Also during the latter stages of the autopsy, a piece of the skull measuring 10 × 6.5 centimeters was brought to Dr. Humes who was instructed that this had been removed from the President’s skull. Immediately this section of skull was X-rayed, at which time it was determined by Dr. Humes that one corner of this section revealed minute metal particles and inspection of this same area disclosed a chipping of the top portion of this piece, both of which indicated that this had been the point of exit of the bullet entering the skull region.
On the basis of the latter two developments, Dr. Humes stated that the pattern was clear, that the one bullet had entered the President’s back and had worked its way out of the body during external cardiac massage and that a second high velocity bullet had entered the rear of the skull and had fragmentized prior to exit through the top of the skull. He further pointed out that X-Rays had disclosed numerous fractures in the cranial area which he attributed to the force generated by the impact of the bullet in its passage through the brain area. He attributed the death of the President to a gunshot wound of the head.
On the basis of these observations by O’Neill and Sibert a host of questions must be directed to the doctors who signed the final, undated autopsy report:
(1) How does a wound “below the shoulders and two inches to the right of the spinal column” become the neck wound pictured in Commission Exhibits 385 and 386?
(2) How does a wound whose terminus “could be felt with the finger” become a transit wound with its exit in the President’s throat? Surely to “reconstruct” a wound in this fashion is to falsify it.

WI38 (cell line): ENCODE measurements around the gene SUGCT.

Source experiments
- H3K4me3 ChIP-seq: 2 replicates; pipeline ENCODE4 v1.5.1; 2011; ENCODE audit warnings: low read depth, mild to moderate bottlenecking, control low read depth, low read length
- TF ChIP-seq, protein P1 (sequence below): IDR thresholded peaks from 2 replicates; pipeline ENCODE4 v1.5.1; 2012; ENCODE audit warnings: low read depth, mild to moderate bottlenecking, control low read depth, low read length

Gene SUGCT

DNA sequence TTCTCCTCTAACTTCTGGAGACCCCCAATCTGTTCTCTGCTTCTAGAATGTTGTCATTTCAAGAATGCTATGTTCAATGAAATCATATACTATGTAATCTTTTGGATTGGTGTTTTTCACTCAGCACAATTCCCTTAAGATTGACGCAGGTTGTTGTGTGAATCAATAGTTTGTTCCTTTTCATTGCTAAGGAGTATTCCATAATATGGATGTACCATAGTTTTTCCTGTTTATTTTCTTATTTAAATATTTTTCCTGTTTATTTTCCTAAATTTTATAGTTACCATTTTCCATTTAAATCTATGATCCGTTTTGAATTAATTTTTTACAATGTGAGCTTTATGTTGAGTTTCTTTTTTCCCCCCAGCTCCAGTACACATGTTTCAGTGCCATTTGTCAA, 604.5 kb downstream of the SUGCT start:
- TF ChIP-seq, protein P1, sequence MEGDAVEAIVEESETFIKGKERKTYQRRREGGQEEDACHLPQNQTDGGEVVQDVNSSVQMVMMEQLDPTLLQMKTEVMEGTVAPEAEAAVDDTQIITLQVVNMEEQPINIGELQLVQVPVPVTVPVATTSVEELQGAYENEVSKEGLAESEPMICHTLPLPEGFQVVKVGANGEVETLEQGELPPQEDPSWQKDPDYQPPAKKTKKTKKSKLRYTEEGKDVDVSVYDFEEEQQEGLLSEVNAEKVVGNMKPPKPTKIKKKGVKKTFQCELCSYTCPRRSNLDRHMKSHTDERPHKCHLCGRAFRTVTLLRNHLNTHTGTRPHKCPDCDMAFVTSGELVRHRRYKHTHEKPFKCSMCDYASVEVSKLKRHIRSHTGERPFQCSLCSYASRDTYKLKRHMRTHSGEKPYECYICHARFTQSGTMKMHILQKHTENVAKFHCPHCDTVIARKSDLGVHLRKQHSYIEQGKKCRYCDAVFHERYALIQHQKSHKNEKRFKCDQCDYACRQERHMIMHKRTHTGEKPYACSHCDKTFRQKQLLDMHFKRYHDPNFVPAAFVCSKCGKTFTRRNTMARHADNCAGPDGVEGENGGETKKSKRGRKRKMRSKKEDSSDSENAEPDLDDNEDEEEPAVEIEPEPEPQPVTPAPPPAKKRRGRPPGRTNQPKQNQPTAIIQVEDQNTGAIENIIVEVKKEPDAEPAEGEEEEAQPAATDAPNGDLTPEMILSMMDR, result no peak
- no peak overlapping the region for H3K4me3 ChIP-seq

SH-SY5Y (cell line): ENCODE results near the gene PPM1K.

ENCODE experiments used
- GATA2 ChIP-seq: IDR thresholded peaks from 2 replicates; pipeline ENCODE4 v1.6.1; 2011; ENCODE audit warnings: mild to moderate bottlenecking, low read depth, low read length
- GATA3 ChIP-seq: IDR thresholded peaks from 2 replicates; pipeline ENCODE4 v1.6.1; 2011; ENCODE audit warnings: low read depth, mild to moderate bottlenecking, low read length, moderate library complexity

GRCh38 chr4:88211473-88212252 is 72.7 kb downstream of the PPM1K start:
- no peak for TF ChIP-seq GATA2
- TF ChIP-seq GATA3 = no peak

(3) What happened to what O’Neill and Sibert describe as “the next largest fragment” which they locate “at the rear of the skull at the juncture of the skull bone”? Nowhere in the autopsy report or in the testimony of any of the autopsy doctors do we find mention of this bullet fragment in the President’s skull. This is a significant omission since the location of such a fragment might prove difficult to resolve with the official theory of a hit in the right occipital region exiting through the roof of the skull.
(4) Why does O’Neill and Sibert’s fully detailed report contain no mention of the small entry hole in the back of the President’s head? In testimony before the Commission (2:352), Dr. Humes indicated that this wound had been examined in detail. He described its measurements as 6 by 15 millimeters, located it as “2.5 centimeters to the right and slightly above the external occipital protuberance,” and told how the scalp had been reflected and the underlying bone examined. How is it possible that O’Neill and Sibert simply missed this important wound and its meticulous examination by Dr. Humes? When we pursue the matter of this head wound we find that O’Neill and Sibert were not alone in failing to notice it. For when we examine the testimony of the Dallas doctors and nurses together with that of the Secret Service and FBI agents who witnessed the autopsy, we find that (with the exception of an ambiguous answer from Roy Kellerman) no one except the three doctors who signed the autopsy report claim to have seen this entry hole in the President’s head. Does it exist? I don’t know. But there is a miraculously simple way to find out. The government need only produce the 11 X-Rays, 22 color photos, and 18 black and white prints which O’Neill and Sibert report were taken during the autopsy.
Department of Philosophy
October 6, 1966